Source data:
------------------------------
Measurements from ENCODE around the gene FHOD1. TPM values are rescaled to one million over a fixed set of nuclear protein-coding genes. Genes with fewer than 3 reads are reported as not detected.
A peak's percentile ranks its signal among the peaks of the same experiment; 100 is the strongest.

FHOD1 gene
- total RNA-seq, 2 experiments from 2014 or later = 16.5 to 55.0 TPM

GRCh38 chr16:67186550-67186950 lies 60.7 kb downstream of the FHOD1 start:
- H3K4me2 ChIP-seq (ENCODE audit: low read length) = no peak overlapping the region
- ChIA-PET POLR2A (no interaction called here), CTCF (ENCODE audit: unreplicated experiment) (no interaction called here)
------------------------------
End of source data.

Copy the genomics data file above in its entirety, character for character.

Measurements from ENCODE around the gene FHOD1. TPM values are rescaled to one million over a fixed set of nuclear protein-coding genes. Genes with fewer than 3 reads are reported as not detected.
A peak's percentile ranks its signal among the peaks of the same experiment; 100 is the strongest.

FHOD1 gene
- total RNA-seq, 2 experiments from 2014 or later = 16.5 to 55.0 TPM

GRCh38 chr16:67186550-67186950 lies 60.7 kb downstream of the FHOD1 start:
- H3K4me2 ChIP-seq (ENCODE audit: low read length) = no peak overlapping the region
- ChIA-PET POLR2A (no interaction called here), CTCF (ENCODE audit: unreplicated experiment) (no interaction called here)